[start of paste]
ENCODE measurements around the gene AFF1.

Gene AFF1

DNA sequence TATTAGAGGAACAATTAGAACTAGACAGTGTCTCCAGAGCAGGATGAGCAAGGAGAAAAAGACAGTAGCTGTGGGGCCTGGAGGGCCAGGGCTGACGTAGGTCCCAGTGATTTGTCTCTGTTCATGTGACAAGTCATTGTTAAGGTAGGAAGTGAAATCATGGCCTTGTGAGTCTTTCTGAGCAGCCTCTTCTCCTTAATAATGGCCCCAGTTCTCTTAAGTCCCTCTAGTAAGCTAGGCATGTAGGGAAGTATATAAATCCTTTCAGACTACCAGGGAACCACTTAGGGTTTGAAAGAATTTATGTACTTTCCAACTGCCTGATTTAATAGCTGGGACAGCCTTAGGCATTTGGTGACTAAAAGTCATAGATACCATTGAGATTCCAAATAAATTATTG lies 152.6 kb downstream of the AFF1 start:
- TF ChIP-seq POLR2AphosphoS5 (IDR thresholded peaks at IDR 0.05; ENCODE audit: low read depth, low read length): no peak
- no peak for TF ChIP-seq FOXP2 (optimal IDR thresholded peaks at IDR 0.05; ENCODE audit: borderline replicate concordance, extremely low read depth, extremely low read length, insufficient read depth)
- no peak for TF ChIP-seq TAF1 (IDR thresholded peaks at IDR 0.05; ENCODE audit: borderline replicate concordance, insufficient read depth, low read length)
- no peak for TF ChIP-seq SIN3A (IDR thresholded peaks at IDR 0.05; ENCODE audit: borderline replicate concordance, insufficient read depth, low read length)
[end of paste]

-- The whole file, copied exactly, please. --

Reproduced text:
ENCODE measurements around the gene AFF1.

Gene AFF1

DNA sequence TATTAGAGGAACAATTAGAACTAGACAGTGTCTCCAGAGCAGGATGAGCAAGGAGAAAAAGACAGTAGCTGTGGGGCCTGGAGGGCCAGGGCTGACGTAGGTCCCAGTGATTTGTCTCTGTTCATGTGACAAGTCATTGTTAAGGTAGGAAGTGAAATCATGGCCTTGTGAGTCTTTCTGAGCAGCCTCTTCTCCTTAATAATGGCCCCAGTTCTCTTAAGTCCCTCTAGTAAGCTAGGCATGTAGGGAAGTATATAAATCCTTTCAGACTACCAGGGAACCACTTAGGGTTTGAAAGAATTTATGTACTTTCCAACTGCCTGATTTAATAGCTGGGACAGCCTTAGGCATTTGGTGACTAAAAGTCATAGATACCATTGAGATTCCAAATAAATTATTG lies 152.6 kb downstream of the AFF1 start:
- TF ChIP-seq POLR2AphosphoS5 (IDR thresholded peaks at IDR 0.05; ENCODE audit: low read depth, low read length): no peak
- no peak for TF ChIP-seq FOXP2 (optimal IDR thresholded peaks at IDR 0.05; ENCODE audit: borderline replicate concordance, extremely low read depth, extremely low read length, insufficient read depth)
- no peak for TF ChIP-seq TAF1 (IDR thresholded peaks at IDR 0.05; ENCODE audit: borderline replicate concordance, insufficient read depth, low read length)
- no peak for TF ChIP-seq SIN3A (IDR thresholded peaks at IDR 0.05; ENCODE audit: borderline replicate concordance, insufficient read depth, low read length)